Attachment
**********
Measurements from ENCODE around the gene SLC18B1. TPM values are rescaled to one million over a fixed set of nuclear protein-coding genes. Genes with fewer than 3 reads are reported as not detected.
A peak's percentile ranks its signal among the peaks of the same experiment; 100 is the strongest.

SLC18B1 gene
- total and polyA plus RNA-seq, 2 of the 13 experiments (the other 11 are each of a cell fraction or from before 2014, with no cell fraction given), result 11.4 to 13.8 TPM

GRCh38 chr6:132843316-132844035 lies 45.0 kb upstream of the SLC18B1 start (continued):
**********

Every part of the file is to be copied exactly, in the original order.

Measurements from ENCODE around the gene SLC18B1. TPM values are rescaled to one million over a fixed set of nuclear protein-coding genes. Genes with fewer than 3 reads are reported as not detected.
A peak's percentile ranks its signal among the peaks of the same experiment; 100 is the strongest.

SLC18B1 gene
- total and polyA plus RNA-seq, 2 of the 13 experiments (the other 11 are each of a cell fraction or from before 2014, with no cell fraction given), result 11.4 to 13.8 TPM

GRCh38 chr6:132843316-132844035 lies 45.0 kb upstream of the SLC18B1 start (continued):